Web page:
Jaco, Costa Rica
December 03, 2000
Jaco's a small village accessed by a narrow two lane road through the mountains, known mostly for surfing. Just really a narrow dirt road with a small group of buildings. Spent most of the first day in Jaco at the beach. Fantastic.
Surfing was definitely a morning activity; at night, the ocean turned to glass and the phosphorescent critters came out once the sun set. Had a bit of an incident that night as a result. Went for a swim in the phosphorescence which seemed like a great idea at the time but ended up what seemed like five miles out to sea having been pulled by a huge current as we were cluelessly sightseeing seaward. That was a long, scary, silent swim back for Alex and I.
The second day we decided that the three of us would take a horse ride down the beach then up the hillside to enjoy the view. Pretty cool rainforest canopies, plus December was just before the rainy season, so we missed the giant bugs. The whole thing was a bit surreal like out of a movie.
The top had spectacular views of the north and south Pacific coastlines, and the trail going up had Capucin monkeys in the trees. Fantastic.
San Jose, Costa Rica
December 01, 2000
I have never flown into an airport like this.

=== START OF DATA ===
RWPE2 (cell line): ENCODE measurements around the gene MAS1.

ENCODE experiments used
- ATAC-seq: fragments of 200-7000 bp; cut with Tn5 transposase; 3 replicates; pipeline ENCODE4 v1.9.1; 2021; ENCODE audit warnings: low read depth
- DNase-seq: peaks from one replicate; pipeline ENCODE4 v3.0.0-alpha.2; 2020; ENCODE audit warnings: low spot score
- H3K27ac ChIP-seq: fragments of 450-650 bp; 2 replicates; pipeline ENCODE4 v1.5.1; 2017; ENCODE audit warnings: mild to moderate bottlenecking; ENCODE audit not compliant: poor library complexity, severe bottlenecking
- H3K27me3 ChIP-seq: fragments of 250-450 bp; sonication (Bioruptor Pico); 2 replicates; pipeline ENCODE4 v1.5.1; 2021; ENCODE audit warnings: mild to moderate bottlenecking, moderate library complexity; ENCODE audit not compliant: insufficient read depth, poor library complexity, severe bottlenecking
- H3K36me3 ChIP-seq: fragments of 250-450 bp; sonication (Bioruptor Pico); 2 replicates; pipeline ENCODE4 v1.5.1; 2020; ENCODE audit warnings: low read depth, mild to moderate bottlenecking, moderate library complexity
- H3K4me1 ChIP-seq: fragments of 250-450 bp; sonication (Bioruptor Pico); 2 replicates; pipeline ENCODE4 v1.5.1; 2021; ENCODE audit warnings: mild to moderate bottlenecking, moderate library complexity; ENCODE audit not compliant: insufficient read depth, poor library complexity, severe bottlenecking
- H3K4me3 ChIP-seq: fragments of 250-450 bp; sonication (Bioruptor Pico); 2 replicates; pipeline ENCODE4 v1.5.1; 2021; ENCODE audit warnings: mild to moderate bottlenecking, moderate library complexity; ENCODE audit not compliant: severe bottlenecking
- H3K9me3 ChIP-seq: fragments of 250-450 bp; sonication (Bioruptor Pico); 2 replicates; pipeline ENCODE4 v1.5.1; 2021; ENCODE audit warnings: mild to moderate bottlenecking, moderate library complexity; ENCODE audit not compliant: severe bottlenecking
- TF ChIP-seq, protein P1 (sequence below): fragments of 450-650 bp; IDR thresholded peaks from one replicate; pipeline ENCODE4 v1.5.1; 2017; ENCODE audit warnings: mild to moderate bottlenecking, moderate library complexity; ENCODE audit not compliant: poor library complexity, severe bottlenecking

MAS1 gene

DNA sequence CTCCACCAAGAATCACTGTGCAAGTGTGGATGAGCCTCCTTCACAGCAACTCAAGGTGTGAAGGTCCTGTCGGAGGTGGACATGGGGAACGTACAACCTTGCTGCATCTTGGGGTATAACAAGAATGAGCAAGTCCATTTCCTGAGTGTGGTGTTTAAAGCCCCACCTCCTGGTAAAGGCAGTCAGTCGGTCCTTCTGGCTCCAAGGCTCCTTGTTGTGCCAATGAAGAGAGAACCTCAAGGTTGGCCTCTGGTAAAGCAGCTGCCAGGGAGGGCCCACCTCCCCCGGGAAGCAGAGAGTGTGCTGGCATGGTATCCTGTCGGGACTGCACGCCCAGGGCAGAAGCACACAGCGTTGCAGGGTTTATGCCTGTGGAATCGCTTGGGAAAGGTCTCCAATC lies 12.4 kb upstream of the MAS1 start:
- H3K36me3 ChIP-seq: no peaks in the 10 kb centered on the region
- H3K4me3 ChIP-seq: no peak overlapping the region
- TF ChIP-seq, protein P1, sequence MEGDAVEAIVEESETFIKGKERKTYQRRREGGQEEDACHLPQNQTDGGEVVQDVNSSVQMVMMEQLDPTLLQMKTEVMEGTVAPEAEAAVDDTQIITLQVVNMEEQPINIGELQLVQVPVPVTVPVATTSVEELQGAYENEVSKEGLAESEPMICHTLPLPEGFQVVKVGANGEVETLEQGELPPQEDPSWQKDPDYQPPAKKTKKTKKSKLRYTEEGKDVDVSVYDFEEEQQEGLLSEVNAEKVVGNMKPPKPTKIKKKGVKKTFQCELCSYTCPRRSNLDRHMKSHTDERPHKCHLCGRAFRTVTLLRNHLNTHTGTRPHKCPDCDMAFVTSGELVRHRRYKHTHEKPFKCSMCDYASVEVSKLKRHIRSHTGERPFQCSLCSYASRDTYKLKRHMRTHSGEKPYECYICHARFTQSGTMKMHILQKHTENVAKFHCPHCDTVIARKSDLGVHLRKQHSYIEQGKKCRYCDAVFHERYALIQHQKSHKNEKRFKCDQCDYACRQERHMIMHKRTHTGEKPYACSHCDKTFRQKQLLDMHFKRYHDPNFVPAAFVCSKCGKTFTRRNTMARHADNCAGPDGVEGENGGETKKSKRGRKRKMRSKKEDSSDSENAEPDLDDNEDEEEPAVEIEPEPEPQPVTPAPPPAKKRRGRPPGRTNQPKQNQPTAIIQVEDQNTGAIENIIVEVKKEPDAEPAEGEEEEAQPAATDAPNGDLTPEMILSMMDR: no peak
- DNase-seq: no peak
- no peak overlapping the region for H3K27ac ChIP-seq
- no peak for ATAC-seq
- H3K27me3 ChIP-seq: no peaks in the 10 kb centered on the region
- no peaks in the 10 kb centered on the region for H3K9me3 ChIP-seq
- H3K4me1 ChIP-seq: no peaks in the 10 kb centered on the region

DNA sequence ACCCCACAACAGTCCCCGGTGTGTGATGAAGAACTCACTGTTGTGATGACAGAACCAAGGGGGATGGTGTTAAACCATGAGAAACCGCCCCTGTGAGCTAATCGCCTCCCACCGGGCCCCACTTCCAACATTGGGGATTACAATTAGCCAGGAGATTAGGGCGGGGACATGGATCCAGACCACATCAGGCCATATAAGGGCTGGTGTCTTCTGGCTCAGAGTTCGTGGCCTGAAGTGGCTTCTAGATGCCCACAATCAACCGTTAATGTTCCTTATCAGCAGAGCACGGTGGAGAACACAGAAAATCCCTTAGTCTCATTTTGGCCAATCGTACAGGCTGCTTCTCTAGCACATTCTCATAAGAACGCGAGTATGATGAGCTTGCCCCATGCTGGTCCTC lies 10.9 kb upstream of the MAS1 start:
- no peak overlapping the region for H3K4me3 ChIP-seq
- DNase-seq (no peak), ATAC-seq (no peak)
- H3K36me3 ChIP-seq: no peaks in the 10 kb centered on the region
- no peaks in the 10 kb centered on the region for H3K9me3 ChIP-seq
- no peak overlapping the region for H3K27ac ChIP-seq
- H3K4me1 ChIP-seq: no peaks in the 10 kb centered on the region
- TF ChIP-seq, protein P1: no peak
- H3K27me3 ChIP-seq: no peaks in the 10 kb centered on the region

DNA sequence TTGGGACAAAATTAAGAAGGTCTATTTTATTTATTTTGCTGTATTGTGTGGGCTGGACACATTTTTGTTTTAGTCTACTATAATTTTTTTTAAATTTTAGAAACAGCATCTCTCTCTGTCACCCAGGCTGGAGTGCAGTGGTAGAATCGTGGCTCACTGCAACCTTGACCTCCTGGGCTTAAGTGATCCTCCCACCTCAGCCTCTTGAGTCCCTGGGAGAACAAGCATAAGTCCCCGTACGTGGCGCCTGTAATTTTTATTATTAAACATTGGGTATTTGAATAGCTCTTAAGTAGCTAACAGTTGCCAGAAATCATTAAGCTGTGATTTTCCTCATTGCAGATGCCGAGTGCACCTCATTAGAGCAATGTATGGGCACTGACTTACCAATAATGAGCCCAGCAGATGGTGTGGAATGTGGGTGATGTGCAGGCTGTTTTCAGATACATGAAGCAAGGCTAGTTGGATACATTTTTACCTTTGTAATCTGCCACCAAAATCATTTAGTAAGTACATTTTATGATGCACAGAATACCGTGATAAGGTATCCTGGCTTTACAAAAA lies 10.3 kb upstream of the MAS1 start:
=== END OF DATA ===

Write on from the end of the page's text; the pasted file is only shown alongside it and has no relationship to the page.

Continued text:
A narrow, cinder block building that funnels you straight to some sliding doors. Directly through the doors, high barbed wire fences and men with automatic machine guns standing guard. What freakin chaos.
You're immediately mobbed by people wanting a ride, to give you a ride or to give you a car.
Driving into the city, it's beautiful jungle scenery intermixed with slum housing. Houses made of anything you can find laying around – cardboard, corrugated iron, bricks, rocks, whatever. Many of the houses only had three sides and a fire out front, five or six people in an 8x10 square.
The capital city was a mix of contemporary and aging historical architecture. We found this fantastic building about ten blocks off the main downtown sector, looked like a castle turret, and I thought it was incredible.
Unfortunately, much of the architecture was just being torn down and replaced with new buildings.
Back to Top